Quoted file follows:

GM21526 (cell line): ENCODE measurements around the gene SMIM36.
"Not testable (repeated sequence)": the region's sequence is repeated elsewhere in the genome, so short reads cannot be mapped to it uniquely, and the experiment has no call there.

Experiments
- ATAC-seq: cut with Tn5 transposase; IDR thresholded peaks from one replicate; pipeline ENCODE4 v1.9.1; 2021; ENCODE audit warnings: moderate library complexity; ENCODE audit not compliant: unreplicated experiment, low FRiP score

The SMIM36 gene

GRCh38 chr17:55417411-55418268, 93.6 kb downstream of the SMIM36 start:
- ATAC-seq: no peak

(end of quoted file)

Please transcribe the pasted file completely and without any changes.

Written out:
GM21526 (cell line): ENCODE measurements around the gene SMIM36.
"Not testable (repeated sequence)": the region's sequence is repeated elsewhere in the genome, so short reads cannot be mapped to it uniquely, and the experiment has no call there.

Experiments
- ATAC-seq: cut with Tn5 transposase; IDR thresholded peaks from one replicate; pipeline ENCODE4 v1.9.1; 2021; ENCODE audit warnings: moderate library complexity; ENCODE audit not compliant: unreplicated experiment, low FRiP score

The SMIM36 gene

GRCh38 chr17:55417411-55418268, 93.6 kb downstream of the SMIM36 start:
- ATAC-seq: no peak